Climatic Change

, Volume 111, Issue 2, pp 487–495 | Cite as

Increasing prevalence of extreme summer temperatures in the U.S.

A Letter
  • P. B. DuffyEmail author
  • C. Tebaldi


Human-caused climate change can affect weather and climate extremes, as well as mean climate properties. Analysis of observations and climate model results shows that previously rare (5th percentile) summertime average temperatures are presently occurring with greatly increased frequency in some regions of the 48 contiguous United States. Broad agreement between observations and a mean of results based upon 16 global climate models suggests that this result is more consistent with the consequences of increasing greenhouse gas concentrations than with the effects of natural climate variability. This conclusion is further supported by a statistical analysis based on resampling of observations and model output. The same climate models project that the prevalence of previously extreme summer temperatures will continue to increase, occurring in well over 50% of summers by mid-century.


Bias Correction Global Climate Model Natural Climate Variability Extreme Summer Temperature Gridded Observational Dataset 
These keywords were added by machine and not by the authors. This process is experimental and the keywords may be updated as the learning algorithm improves.



Claudia Tebaldi acknowledges support from the US Department of Energy, Office of Biological and Environmental Research, grant DE-SC0004956 and thanks the Climate and Global Dynamics division of the National Center for Atmospheric Research, Climate Change Research section, for hosting her.

Supplementary material

10584_2012_396_MOESM1_ESM.pdf (816 kb)
Figure S1 Like Fig. 1 but here we set to 5% all values that are not determined significantly different from 5% on the basis of the bootstrap procedure described in detail in the Materials and methods section. (PDF 816 kb)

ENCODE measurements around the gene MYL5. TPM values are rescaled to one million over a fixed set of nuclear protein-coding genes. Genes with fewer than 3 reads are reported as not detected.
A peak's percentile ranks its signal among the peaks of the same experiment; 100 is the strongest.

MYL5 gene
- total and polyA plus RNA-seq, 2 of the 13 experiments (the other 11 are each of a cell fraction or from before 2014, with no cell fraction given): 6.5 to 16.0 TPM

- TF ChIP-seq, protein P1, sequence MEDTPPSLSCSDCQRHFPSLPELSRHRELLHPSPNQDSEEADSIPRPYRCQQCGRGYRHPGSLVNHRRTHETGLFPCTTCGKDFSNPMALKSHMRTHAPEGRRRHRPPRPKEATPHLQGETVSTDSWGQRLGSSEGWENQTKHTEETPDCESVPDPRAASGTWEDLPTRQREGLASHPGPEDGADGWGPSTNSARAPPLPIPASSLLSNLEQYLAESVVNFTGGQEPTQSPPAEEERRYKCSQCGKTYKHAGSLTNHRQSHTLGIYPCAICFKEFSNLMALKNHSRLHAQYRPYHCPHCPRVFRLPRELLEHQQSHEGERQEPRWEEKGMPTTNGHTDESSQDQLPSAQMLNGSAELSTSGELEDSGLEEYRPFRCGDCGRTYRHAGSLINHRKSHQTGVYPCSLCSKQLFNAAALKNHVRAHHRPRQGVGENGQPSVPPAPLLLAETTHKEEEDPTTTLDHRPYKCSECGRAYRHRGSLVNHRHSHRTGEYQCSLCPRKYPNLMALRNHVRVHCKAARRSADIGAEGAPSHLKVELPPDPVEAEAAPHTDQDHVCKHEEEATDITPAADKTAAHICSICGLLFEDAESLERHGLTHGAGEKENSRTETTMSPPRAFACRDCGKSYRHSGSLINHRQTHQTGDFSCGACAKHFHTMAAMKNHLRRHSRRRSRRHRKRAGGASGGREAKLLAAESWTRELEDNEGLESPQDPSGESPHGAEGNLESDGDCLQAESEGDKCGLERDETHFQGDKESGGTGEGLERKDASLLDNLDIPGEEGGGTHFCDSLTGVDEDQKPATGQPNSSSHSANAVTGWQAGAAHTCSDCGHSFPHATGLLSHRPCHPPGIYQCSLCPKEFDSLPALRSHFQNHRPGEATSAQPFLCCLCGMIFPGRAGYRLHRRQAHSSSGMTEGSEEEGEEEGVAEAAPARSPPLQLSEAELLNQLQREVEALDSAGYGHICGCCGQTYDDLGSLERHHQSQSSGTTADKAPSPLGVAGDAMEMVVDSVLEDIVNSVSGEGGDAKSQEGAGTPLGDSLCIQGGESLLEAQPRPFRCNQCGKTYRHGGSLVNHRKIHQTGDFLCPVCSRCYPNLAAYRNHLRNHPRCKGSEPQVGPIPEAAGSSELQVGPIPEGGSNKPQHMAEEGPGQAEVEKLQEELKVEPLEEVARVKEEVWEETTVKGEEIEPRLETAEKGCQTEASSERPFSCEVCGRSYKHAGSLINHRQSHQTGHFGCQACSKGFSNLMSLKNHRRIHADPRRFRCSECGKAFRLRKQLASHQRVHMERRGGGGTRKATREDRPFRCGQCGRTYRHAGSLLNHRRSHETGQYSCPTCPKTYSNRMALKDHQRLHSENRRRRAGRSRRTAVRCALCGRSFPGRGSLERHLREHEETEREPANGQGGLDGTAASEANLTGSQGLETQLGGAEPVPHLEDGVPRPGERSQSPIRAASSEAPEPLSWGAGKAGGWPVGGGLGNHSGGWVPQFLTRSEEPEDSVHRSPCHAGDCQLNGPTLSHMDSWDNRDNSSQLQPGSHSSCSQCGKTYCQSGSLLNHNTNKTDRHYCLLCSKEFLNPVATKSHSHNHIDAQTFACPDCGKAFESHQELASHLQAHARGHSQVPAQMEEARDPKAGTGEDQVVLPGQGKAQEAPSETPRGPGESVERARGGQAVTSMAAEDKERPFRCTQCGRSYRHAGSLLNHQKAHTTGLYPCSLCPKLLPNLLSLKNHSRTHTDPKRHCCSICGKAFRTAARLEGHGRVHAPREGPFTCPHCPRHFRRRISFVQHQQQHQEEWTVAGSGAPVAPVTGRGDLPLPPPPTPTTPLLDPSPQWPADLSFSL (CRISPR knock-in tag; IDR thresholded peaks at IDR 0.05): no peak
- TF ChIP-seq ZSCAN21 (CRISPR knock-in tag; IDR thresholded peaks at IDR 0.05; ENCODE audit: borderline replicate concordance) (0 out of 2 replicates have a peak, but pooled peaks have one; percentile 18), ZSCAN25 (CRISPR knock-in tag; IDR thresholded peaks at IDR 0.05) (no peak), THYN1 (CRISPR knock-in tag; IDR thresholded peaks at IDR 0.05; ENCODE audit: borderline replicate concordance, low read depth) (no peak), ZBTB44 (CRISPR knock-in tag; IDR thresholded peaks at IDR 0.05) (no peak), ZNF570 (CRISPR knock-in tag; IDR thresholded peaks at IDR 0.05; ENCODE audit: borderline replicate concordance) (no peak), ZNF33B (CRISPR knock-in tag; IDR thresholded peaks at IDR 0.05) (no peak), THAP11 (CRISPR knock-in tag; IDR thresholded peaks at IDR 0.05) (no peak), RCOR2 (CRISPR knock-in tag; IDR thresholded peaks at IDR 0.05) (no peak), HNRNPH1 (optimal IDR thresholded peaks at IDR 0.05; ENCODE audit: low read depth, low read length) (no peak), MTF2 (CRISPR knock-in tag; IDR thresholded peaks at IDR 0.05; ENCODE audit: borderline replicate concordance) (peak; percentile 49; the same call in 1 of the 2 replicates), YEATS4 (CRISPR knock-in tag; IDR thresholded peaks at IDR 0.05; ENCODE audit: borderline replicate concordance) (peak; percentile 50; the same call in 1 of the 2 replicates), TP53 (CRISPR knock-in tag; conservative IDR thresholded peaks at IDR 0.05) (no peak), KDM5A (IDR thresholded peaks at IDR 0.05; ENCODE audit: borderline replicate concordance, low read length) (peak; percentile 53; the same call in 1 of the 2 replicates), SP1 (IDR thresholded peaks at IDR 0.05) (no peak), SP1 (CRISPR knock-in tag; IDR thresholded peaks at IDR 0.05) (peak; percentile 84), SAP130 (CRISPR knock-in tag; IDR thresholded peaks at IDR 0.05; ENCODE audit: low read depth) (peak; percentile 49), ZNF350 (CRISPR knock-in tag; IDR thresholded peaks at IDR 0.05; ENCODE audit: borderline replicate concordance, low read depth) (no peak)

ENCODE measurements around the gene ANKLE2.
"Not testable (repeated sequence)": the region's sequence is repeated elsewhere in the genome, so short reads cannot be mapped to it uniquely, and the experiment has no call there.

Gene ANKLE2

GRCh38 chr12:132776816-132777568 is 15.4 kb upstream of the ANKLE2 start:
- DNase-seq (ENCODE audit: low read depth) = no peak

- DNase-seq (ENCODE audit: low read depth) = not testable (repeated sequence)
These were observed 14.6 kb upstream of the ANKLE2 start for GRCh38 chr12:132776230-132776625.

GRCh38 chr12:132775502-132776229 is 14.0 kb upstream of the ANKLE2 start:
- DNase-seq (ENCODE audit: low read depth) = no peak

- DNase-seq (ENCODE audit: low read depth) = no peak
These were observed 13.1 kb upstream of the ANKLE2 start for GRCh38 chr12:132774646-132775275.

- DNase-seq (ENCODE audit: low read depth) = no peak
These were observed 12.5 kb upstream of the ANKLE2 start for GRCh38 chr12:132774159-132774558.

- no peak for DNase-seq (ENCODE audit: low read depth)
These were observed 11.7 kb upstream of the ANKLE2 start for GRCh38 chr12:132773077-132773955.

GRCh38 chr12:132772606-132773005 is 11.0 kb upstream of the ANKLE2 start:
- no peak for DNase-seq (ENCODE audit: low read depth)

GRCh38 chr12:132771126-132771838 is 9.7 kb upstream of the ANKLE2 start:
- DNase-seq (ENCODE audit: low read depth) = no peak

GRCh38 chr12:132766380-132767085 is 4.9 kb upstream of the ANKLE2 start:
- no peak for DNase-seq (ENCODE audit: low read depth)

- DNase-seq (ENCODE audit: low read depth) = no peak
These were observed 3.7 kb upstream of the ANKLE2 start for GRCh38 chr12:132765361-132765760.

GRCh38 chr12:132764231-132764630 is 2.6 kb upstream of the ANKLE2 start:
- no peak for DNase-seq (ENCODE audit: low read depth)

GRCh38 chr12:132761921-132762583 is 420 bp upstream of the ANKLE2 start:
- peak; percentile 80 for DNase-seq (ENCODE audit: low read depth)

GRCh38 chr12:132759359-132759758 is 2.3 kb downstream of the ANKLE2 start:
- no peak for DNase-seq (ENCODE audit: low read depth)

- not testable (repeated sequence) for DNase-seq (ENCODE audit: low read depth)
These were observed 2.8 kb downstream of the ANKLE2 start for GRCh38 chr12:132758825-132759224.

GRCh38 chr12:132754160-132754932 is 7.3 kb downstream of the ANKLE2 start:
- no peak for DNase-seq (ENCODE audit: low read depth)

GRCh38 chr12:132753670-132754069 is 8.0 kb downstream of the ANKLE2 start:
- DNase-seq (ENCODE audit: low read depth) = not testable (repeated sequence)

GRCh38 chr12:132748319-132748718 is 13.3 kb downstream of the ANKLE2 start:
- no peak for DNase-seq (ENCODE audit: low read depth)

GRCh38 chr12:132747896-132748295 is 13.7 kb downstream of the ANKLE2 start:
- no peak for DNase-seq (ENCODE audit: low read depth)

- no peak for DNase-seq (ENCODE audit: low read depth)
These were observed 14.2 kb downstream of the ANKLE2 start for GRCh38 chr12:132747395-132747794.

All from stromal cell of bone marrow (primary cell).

10584_2012_396_MOESM2_ESM.pdf (268 kb)
Figure S2 Ratio of the value of a linear trend fitted to the 50 year period 1950–1999 (in degrees Celsius per year) divided by the inter-annual standard deviation computed on the same 50 year period, for the two observational datasets top row and the ensemble of GCM simulations (presented here as the ensemble average ratio). These results confirm the different magnitude of this ratio in the different regions that the analysis of exceedance has highlighted. Note that observations in some regions show negative trends, while the ensemble average of the GCMs do not, consistent with the idea that negative trends are caused by internal variability that is not replicated consistently and simultaneously across the ensemble of models. (PDF 267 kb)


  1. Anderson BT (2011a) Intensification of seasonal extremes given a 2°C global warming target. Clim Chang. doi: 10.1007/s10584-011-0213-7, online first
  2. Anderson BT (2011b) Near term increase in frequency of seasonal temperature extremes prior to the 2°C global warming target. Clim Chang 108(3):581–589CrossRefGoogle Scholar
  3. Battisti DS, Naylor RL (2009) Historical warnings of future food insecurity with unprecedented seasonal heat. Science 323(5911):240–244CrossRefGoogle Scholar